California bans roaming for prostitution arrest


“If you want sex trafficking to increase in California, this bill sounds right.”

FILE – California State Sen. Scott Wiener, D-San Francisco, speaks at a measure at the Capitol on March 31, 2022 in Sacramento, Calif. Nine months after the legislature passed, California lawmakers are finally sending Gov. Gavin Newsom. A bill that prohibits police from making arrests on charges of roaming around for prostitution. Sen. Wiener took the unusual step of keeping his bill by Monday, June 20, 2022. It passed the assembly in September without a vote. (AP photo/Rich Pedronceli, file)
The Associated Press

Sacramento, Calif. (AP) — California lawmakers on Monday finally sent Governor Gavin Newsom a hot potato of a bill that would bar police from making arrests for prostitution charges, nine months after the measure passed the legislature.

Democratic Sen. Scott Wiener and other supporters said arrests with the intent to engage in prostitution often depend on police officers’ perceptions and disproportionately target transgender, black and Latino women.

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Critics see this as a further erosion of criminal penalties that bind the police to quality of life issues such as shoplifting and car theft. California Family Council spokesman Greg Burt and other opponents fear it is part of a final effort to decriminalize prostitution.

“If you want sex trafficking to increase in California, this bill sounds perfect,” he said. “This bill is going to affect really poor neighborhoods – it won’t affect the neighborhoods where these legislators live.”

This bill will not decriminalize soliciting or engaging in sex work. This would allow those who were previously convicted or are currently serving a sentence to ask the court to quash and seal the conviction record.

The measure passed both legislative chambers, but Wiener took the unusual step of preventing the bill from going to Newsom when the Assembly approved the measure in September, with no votes left. More than two dozen of his fellow Democrats in the Assembly and Senate either did not vote or refused to vote.

He wanted the time, Wiener then said, “to make the case for why this civil rights bill is good policy … and why this discriminatory crime is against California values.”

The Senate finally sent the bill to Newsom on Monday.

But in the nine months since lawmakers took action, crime, homelessness and the perception that California’s major cities are becoming more unsafe have intensified, providing fodder for political campaigns in November’s election. .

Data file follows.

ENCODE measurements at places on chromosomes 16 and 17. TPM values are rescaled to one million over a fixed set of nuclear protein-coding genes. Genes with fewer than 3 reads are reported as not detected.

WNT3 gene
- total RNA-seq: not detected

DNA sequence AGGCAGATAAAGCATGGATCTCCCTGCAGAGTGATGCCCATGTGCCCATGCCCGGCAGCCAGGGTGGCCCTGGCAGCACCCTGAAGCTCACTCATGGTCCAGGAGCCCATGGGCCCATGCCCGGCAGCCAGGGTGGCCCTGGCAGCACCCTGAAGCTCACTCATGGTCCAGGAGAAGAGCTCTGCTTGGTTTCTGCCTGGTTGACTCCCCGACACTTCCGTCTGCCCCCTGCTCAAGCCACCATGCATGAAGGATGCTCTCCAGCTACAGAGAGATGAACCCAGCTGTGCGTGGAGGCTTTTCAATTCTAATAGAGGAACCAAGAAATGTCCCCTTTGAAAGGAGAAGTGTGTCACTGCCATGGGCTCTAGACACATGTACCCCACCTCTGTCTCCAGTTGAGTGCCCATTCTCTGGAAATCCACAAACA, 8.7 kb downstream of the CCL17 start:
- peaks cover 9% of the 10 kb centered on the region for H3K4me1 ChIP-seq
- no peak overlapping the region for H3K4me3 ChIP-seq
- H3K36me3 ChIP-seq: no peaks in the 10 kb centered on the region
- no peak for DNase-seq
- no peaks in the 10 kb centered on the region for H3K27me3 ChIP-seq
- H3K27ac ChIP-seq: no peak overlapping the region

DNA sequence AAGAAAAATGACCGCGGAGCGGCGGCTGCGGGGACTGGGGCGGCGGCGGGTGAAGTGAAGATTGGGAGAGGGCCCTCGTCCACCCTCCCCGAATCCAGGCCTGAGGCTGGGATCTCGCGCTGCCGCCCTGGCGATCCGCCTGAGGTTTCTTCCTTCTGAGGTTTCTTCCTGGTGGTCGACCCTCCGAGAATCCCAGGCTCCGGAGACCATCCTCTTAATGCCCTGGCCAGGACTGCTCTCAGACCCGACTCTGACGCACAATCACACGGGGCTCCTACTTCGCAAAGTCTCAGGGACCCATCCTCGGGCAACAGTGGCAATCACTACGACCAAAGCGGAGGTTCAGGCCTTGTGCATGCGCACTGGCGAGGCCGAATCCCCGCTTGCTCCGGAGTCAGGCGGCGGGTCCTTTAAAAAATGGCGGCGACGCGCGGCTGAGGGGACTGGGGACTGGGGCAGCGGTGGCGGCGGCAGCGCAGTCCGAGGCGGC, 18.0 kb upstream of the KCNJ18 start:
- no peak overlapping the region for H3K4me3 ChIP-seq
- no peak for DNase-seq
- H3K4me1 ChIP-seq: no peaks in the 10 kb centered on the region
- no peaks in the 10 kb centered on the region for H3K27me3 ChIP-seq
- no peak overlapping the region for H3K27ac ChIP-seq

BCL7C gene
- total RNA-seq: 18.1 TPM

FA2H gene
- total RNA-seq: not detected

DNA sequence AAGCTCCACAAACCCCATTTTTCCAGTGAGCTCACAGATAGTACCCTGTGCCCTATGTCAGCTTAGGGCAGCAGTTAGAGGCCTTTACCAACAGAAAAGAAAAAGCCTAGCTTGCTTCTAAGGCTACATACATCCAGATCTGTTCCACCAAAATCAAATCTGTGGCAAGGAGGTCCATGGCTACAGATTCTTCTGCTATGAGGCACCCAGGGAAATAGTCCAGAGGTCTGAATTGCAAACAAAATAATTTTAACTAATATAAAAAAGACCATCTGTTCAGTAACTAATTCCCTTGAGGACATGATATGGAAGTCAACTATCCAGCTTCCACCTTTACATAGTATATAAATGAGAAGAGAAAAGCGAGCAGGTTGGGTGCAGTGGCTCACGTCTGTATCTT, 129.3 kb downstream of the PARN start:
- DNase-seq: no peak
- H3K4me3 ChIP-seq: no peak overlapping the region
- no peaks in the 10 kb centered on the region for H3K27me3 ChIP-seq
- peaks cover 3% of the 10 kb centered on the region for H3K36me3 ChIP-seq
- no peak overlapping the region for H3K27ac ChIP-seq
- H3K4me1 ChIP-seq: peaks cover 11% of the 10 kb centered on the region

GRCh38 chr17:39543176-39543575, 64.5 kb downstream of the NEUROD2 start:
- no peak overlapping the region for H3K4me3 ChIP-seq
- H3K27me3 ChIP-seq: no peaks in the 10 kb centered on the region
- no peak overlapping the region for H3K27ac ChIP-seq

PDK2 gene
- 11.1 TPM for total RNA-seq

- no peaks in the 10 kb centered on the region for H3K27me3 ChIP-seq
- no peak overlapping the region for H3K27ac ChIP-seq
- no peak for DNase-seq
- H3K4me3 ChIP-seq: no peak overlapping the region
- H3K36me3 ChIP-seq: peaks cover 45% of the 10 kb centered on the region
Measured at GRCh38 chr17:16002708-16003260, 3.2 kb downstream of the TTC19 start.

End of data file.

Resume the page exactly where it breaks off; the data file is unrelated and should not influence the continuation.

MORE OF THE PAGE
Among supporters of the bill is San Francisco District Attorney Chesa Boudin, who was recalled from office by voters mid-term after critics launched a campaign labeling her as soft on criminals.

Newsom, a Democrat who was running for re-election last year after being easily recalled, has said more needs to be done to address homelessness and shoplifting. Newsom spokesmen did not immediately comment on Wiener’s bill.

Burt believes lawmakers waited to send it to Newsom until the governor defeated the recall and made it safely through the June 7 primary election.

The bill is partly sponsored by groups supporting gay and transgender rights, and Weiner said he waited until Pride Month to send the measure to Newsom, which celebrates the LGTBQ community.

“It’s more important than ever to get rid of a law that targets our community,” said Wiener, who is gay. “Pride isn’t just about rainbow flags and parades. It’s about protecting the most marginalized people in our community.”

The Los Angeles County Sheriff’s Department, the nation’s largest such agency, and California’s 75,000-member Peace Officers Research Association are among opponents. Both say repealing it would hinder prosecution of perpetrators of crimes related to prostitution and human trafficking and make it harder to identify and assist victims.

In a statement to lawmakers, the sheriff’s department said the law “is often used to keep prostitutes hanging around public places, business and residential communities, which can lead to crime and drug use.”

While the intention is good, the unintended consequences would be to benefit sex buyers, the department said.

But Wiener said the revolving law “essentially allows law enforcement to target and arrest people if they are wearing tight clothing or a lot of makeup.” Similar legislation became law in New York last year, and Weiner introduced her bill as part of a larger movement to end discrimination and violence against sex workers.

The debate divided sex workers and advocates, with the American Civil Liberties Union of California supporting it and the nonpartisan National Center on Sexual Exploitation opposing it.

Once formally arrived at his desk, Newsom will have 12 days to sign or veto the measure.

Two other related measures are already in law.

A bill passed in 2016 prohibited the arrest of minors for prostitution, with the intention of treating them as victims. The 2019 bill bars the arrest of sex workers if they are reporting various offenses as victims or witnesses. The same law prohibits the use of condoms as a reason for arrest.

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